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What Is Bombesin?

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  • Written By: L. Baran
  • Edited By: A. Joseph
  • Last Modified Date: 06 September 2014
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Bombesin is an amino acid found in the digestive system. It is a peptide with a chain of 14 amino acids. Although it is not fully understood, it is known to play an important role in the release of gastrin, the activation of G-protein receptors in the brain and the initiation of the negative feedback loop that stops eating. It also can be an indicator of developing tumors related to certain types of cancers. This complex amino acid is located in the nerves of the gastrointestinal tract.

With a key role in digestion, bombesin stimulates the release of the hormone gastrin. Gastrin subsequently causes the release of gastric acid from the stomach walls. This helps to break down food in the stomach and assists in moving food particles along the digestive tract by controlling the contraction of smooth muscles. Gastrin is released from G-cells, which are enterendocrine cells in the stomach walls and glands.

Bombesin acts in the stomach to suppress the appetite. This amino acid peptide was originally discovered in the skin of frogs that use the action of bombesin to their advantage. By interfering with the metabolic processes of the body, the peptide leads to a buildup of waste products in the frog's glands that can be released as a defense mechanism when the frog is threatened. It is hypothesized that the feeling of fear in humans might also be related to bombesin.

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The manner in which food is digested in the body and how this relates to the sensation of hunger is an extremely complicated process. Receptors in the brain respond to signals from the digestive tract, and bombesin is one of two chemicals that initiate a negative feedback loop that controls eating behavior. Along with cholecystokinin, bombesin responds to food in the stomach and stimulates the brain to release a satiety signal. The loop works via negative feedback because the fuller the stomach, the greater the signal to prevent further eating.

An increase in the activity of bombesin receptors can be indicative of a number of different types of cancer. These include small cell carcinomas in the lungs as well as ovarian and breast cancers. Other types of cancers that might be indicated are pancreatic, prostate, nervous system, thyroid and colorectal cancers. Research into peptide markers and tumor growth was in its infancy as of 2011, but some scientists believed that research into this peptide's relationship to cancer cells might be valuable in discovering a cure for the disease.

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browncoat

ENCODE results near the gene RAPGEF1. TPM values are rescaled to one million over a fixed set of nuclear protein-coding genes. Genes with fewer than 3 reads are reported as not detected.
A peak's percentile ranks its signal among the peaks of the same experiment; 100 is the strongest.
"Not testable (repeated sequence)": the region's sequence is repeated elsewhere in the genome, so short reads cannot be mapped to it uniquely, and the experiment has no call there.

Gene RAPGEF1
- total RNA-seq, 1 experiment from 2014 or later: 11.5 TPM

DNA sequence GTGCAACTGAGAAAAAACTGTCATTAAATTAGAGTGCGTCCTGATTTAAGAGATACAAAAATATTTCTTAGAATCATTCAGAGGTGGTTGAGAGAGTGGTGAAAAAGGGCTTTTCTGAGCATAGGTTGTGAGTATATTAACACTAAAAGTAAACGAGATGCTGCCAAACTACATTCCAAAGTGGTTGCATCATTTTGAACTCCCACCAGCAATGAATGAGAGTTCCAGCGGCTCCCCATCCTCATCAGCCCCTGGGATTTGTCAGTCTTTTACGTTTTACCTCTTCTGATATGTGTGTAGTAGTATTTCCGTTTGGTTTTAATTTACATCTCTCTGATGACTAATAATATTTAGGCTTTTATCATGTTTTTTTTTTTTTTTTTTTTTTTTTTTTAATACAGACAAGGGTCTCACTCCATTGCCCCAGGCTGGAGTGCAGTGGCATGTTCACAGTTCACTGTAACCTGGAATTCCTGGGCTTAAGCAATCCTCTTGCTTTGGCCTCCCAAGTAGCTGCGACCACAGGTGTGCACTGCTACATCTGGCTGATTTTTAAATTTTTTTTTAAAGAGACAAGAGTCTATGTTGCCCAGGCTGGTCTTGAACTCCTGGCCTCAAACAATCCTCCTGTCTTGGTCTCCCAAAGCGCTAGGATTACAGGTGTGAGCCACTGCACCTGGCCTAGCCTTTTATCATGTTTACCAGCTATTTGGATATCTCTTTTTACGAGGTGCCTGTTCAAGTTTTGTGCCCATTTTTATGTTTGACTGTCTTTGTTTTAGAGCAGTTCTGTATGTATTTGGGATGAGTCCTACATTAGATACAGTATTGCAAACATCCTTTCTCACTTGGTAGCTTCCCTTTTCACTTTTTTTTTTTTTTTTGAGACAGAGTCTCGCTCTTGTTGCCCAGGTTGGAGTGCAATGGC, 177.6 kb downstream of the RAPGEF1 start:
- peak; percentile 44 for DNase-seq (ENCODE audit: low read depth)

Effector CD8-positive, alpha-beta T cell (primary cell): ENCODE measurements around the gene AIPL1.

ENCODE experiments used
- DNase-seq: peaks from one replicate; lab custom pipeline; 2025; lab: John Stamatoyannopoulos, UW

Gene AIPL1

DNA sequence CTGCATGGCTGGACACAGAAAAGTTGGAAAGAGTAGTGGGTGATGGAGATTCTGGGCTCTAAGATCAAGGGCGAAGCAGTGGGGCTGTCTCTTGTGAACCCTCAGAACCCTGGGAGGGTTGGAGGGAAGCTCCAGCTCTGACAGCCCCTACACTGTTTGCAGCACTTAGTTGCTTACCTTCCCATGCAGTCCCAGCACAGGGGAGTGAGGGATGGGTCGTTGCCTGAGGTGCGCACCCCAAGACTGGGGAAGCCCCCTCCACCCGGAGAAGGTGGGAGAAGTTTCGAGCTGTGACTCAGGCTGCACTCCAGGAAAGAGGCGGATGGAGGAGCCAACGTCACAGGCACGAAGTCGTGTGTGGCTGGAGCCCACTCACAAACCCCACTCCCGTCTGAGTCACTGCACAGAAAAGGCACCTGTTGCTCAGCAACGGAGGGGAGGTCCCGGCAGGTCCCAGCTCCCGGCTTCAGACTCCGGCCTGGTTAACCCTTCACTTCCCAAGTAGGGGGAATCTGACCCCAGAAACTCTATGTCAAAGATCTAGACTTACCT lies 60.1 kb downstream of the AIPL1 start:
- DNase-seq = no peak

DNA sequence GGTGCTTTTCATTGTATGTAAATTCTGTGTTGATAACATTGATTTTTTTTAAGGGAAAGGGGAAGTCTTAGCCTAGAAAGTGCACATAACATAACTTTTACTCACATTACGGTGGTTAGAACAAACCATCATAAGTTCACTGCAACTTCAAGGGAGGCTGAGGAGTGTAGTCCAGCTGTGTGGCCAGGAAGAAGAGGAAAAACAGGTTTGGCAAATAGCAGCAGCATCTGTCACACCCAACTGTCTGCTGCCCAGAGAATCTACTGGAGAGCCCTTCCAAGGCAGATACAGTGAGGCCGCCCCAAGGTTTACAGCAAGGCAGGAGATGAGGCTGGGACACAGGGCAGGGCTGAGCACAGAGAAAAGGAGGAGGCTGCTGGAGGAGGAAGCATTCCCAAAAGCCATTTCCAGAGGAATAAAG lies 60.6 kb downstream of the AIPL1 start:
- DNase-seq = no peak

Post 3

@Iluviaporos - The one thing that can be guaranteed about an appetite suppressing pill (or other method) that really works is that it will sell in massive quantities.

So I imagine that if this amino acid has the potential to contribute to that, there are a whole bunch of pharmaceutical companies putting a lot of money into researching it right now.

Personally, I think the best appetite suppressant is to eat lots of vegetables. The fiber fills you up better than I think a pill with bombesin in it ever could.

lluviaporos
Post 2

@pastanaga - The problem is that, as it says in the article, hunger is not as simple as that. There's more than one chemical that reduces hunger and they can be triggered by different things, and they need different things in the body in order to work.

I can see why this would be related to a fear response though, as if you are afraid of something you'd definitely want to not be hungry at the same time. But, could they make a pill that would only have the appetite suppressing effect of the amino acid and not the fear response? Would it work for people who eat out of habit, rather than because they actually feel hungry?

I'm sure this could lead to a breakthrough in medical knowledge at some point, but I don't know how close they are to it at the moment.

pastanaga
Post 1

I've heard that researchers have been pursuing an understanding of this amino acid in order to try and come up with a pill that would truly suppress hunger.

At the moment they have some pills that do various things to make people feel less hungry, or do other things to make sure they don't gain weight, but none of them are particularly good, or they have nasty side effects.

If they can manage to figure out how this works and create it in pill form, it would be a wonderful way to help stop people from eating themselves to an early grave.

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